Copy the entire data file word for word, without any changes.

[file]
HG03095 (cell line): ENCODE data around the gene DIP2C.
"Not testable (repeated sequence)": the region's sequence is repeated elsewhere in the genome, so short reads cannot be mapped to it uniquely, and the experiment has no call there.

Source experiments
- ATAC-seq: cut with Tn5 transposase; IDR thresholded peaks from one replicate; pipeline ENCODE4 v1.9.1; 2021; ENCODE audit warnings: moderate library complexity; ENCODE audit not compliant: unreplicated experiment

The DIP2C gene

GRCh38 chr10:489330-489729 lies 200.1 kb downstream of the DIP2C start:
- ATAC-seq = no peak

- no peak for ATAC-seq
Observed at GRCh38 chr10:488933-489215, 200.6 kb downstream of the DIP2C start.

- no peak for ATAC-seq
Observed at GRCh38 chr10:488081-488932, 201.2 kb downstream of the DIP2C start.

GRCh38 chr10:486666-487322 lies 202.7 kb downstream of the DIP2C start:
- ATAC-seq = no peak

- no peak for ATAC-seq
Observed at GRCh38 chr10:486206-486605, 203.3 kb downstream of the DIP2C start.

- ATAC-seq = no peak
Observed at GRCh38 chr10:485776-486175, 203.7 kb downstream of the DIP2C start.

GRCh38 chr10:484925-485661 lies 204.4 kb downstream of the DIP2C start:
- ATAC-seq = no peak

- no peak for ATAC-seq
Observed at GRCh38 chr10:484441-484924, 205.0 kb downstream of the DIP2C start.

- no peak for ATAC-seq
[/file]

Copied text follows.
HG03095 (cell line): ENCODE data around the gene DIP2C.
"Not testable (repeated sequence)": the region's sequence is repeated elsewhere in the genome, so short reads cannot be mapped to it uniquely, and the experiment has no call there.

Source experiments
- ATAC-seq: cut with Tn5 transposase; IDR thresholded peaks from one replicate; pipeline ENCODE4 v1.9.1; 2021; ENCODE audit warnings: moderate library complexity; ENCODE audit not compliant: unreplicated experiment

The DIP2C gene

GRCh38 chr10:489330-489729 lies 200.1 kb downstream of the DIP2C start:
- ATAC-seq = no peak

- no peak for ATAC-seq
Observed at GRCh38 chr10:488933-489215, 200.6 kb downstream of the DIP2C start.

- no peak for ATAC-seq
Observed at GRCh38 chr10:488081-488932, 201.2 kb downstream of the DIP2C start.

GRCh38 chr10:486666-487322 lies 202.7 kb downstream of the DIP2C start:
- ATAC-seq = no peak

- no peak for ATAC-seq
Observed at GRCh38 chr10:486206-486605, 203.3 kb downstream of the DIP2C start.

- ATAC-seq = no peak
Observed at GRCh38 chr10:485776-486175, 203.7 kb downstream of the DIP2C start.

GRCh38 chr10:484925-485661 lies 204.4 kb downstream of the DIP2C start:
- ATAC-seq = no peak

- no peak for ATAC-seq
Observed at GRCh38 chr10:484441-484924, 205.0 kb downstream of the DIP2C start.

- no peak for ATAC-seq